When I filmed my interview with him, Dr. Fathy was the Mosque Board Member in charge of construction and planning for the new proposed 53,000 square foot mega mosque. He showed me all of the blueprints of what the “Islamic Center” would look like and he emphasized over and over that this dream, this vision, would take many years to complete. Construction was to happen in phases over the course of 10 years or more. And he added that he didn’t understand what all of the fuss was about. He indicated that the Islamic Center hardly had any money to cover this and it was mostly just a leap of faith to even get the process started. Just getting the land leveled, the foundation built and adding a parking lot would take one to two years. The prayer room another year or two. The banquet room another year at the very least. And the offices, the (palatial) house where the Imam would live, the park and the swimming pool, well this was so far off that it was impossible to know when it would be completed.
He used the word “cute” every time he gushed about how much he adored the little town of Murfreesboro, and manufactured a warm fuzzy smile every time I looked at him. He had mentioned that many of the mega churches had swimming pools so it was only fair the Islamic Center have one of their own. But more importantly, he added, “Our women are not allowed to be seen by men without being fully covered, even their heads, so they cannot use the pool at the YMCA. They never get to go swimming. This will be so nice for them in the Summer time”. And he flashed me another innocent smile.
At that time I did not know that this man was lying to me about everything and that, in fact, the mosque would be rushed into construction and that major buildings would go up very fast, or that in that entire huge field they had to build on, the structure would be so close to the neighboring Baptist church you’d almost wonder if it was architecturally giving the Baptists the finger. But I didn’t know any of this. I also didn’t know that Essam Fathy had major financial dealings with the Mayor, and that the Mayor had advised the County Commissioners that they all had to vote “yes” right away on the proposed mosque construction, or else everyone was going to get sued. I remember thinking that this man would be a much better spokesperson for the mosque than their current one, who ended up embroiled in a major public controversy. Her name was Camie Ayash.
Camie Ayash drove a brand new, big shiny beautiful Mercedes Benz. She had also just recently gotten out of prison for stealing hundreds of thousands of dollars from her former employer. The court had ordered her to make restitution and she was in the process of slowly returning that money. Her husband, like so many of the Muslim men who attended this mosque, was a local used car dealer.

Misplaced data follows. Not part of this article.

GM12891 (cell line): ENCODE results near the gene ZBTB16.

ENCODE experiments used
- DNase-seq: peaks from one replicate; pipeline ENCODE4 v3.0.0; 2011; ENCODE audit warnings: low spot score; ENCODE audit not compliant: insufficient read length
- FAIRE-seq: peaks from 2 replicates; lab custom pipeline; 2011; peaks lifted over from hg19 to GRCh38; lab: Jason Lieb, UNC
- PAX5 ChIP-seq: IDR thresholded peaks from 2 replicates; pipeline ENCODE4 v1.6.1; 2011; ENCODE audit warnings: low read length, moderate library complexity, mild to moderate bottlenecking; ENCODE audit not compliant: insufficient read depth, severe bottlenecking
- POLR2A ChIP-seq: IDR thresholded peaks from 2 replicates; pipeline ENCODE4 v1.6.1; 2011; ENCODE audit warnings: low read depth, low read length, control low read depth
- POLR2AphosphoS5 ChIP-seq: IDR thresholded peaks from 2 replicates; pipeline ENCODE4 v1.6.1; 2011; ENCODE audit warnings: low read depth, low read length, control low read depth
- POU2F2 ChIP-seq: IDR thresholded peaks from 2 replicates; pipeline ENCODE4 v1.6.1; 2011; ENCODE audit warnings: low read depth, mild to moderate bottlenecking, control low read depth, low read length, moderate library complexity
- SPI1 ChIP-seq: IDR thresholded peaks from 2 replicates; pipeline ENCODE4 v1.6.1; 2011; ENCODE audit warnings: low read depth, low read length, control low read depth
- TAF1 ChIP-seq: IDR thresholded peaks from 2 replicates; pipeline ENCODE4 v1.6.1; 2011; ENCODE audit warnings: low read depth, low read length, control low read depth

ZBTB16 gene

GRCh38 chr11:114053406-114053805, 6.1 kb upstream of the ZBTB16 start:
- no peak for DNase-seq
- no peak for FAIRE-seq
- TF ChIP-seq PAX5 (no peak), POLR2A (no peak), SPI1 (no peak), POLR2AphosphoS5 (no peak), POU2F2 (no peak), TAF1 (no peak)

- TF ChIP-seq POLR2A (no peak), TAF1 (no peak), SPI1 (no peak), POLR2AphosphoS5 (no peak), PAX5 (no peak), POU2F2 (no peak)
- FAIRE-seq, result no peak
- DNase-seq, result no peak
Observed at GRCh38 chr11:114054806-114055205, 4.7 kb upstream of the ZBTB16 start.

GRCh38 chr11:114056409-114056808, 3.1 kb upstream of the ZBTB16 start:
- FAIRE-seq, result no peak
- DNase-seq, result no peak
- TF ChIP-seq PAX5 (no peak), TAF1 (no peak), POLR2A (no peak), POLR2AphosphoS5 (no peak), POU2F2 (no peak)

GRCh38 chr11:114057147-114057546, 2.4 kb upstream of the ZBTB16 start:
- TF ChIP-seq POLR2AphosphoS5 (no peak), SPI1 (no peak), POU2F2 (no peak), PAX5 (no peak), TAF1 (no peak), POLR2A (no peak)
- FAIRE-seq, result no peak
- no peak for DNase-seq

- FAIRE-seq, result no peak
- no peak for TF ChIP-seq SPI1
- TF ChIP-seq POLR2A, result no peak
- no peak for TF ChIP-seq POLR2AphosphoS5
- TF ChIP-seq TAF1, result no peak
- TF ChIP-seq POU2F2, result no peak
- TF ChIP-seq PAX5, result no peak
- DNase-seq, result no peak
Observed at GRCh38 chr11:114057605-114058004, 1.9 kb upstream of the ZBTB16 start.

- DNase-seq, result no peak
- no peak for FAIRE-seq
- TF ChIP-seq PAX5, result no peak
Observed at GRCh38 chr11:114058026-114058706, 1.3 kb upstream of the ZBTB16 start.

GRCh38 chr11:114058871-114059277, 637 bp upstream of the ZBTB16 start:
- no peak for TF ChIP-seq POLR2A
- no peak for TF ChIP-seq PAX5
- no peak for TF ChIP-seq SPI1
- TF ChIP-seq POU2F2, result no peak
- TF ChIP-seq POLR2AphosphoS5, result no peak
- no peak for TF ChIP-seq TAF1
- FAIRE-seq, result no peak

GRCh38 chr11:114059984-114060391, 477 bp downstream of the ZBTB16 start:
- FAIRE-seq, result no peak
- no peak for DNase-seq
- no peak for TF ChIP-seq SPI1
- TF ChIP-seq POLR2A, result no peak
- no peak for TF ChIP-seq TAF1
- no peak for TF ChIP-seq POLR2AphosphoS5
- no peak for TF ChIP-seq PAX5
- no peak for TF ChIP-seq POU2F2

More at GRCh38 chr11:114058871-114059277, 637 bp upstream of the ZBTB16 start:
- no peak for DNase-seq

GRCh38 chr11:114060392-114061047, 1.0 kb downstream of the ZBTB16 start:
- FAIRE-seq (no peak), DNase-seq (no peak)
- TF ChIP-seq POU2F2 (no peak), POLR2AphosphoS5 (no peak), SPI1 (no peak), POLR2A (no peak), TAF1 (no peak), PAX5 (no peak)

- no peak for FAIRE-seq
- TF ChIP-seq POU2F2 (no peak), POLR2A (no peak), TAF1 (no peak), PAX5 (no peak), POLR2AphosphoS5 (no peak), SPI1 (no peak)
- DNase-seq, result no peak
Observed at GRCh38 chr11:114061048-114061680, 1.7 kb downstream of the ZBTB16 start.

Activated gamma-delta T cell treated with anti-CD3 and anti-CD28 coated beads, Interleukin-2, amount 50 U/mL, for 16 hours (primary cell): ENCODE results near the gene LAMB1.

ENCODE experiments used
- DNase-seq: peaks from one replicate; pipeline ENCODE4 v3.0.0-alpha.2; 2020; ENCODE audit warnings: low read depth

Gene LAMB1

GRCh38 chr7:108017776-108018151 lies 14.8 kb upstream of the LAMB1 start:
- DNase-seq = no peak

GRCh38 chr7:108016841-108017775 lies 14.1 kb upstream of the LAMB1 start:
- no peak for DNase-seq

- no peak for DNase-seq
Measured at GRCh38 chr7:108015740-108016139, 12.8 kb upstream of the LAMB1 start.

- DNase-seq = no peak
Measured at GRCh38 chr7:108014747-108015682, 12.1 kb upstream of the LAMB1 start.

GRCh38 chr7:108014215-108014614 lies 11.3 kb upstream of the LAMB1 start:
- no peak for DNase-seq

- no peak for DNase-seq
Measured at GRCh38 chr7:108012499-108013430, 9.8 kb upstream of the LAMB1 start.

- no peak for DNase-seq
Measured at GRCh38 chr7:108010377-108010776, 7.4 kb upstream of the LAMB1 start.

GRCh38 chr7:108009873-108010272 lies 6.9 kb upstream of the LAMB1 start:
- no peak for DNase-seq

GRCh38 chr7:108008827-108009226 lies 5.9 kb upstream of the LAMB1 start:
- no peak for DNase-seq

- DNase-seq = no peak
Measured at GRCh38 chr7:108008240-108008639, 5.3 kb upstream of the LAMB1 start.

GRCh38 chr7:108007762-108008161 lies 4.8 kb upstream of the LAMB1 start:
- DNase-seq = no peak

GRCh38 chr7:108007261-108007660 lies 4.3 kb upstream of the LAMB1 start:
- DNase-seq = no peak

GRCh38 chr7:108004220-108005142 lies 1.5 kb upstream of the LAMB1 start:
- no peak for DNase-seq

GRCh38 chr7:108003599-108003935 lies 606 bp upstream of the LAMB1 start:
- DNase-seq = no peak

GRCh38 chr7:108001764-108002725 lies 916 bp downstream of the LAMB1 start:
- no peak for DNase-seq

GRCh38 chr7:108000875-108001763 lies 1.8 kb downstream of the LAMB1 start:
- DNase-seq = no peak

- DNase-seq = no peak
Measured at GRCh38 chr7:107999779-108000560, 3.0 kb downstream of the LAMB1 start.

News broke in late August that there had been an attempted arson, on some construction equipment, after breaking ground for the new mosque. Mrs. Ayash was very pregnant at the time and had not yet been exposed in the Tennessean newspaper for her past criminal record. She called a press conference, which was held right in front of a partially burned tractor and told the media that she was very troubled and surprised by this kind of reaction to an innocent mosque. Not long afterwards, news broke that police had finally caught the man who had vandalized another mosque, in a town not far away. And as it turned out, he was a Muslim and a member of the congregation. In doing a bit of research, it turns out that this sort of thing happens more often than one might think. One begins to wonder if the story of being victimized is a manufactured narrative to support the false idea that Islam in America is the victim.
When the Tennessean finally broke their story about Camie Ayash and her criminal background, she issued statement, giving the timeline of when she was convicted, how much time she served and how she had, with the help of Islam, turned her life around. I had lunch with the Religion Editor of the Tennessean and we talked about this. He told me that his staff did a criminal records search and that Mrs. Ayash had lied about almost everything – the amount stolen, when, how much time she had served, when she got out, lots and lots of lies. Lying was clearly her strong suit. Apparently this pattern of lying was not a problem for the Board of the Islamic Center – that is, until Camie was exposed for it. At that time they decided to go with another spokesman, Dr. Selah M. Sbetany – one of the original founders of the mosque back in the day with Essam Fathy. He headed up the “Department of Engineering Technology and Industrial Studies” MTSU and would later be prominently featured in a highly sympathetic piece on CNN.
Soledad O’Brien breezed through town and did a quick hit piece for CNN called “Unwelcome: The Muslims Next Door”. During the extensive segment, there was never any question about where the mosque was getting its funding, no attention paid to the second-class status of women in Islam, no questions about Sharia, the brutal Islamic Law that mosques are required to teach. She did not ask about the stoning of adulterers, the execution of gays or the death penalty commanded for all Muslims who leave Islam. Instead she portrayed this as a simple civil rights issue where the mean white people were picking on the super-super nice dark people. Roll credits. Islam good. South bad. The End.
The all American Muslim family whom Soledad put much of her focus on throughout the documentary was that of the Sbetanys. Camera crews followed Lema Sbetany, the all American girl, through a day at college, helping mom out at home and then donning a Hijab to teach the children about Islam at the mosque on Saturday. Lema was the sweet and harmless local face of Islam. So when a Muslim man in New York verbally attacked her on Facebook, for not covering herself like a proper Muslim woman should while on TV, I actually intervened on her behalf. I told this man that Lema was my friend and he should not speak to her that way. He responded by telling me that he would cut off my penis and stuff it down my throat and end my f-ing life. I made a screenshot of this and sent it off to FBI.gov where I never heard anything back. This was one of several occasions where I would end up having to report a violent Muslim man to the authorities for threatening me online – a pattern that continues to this day.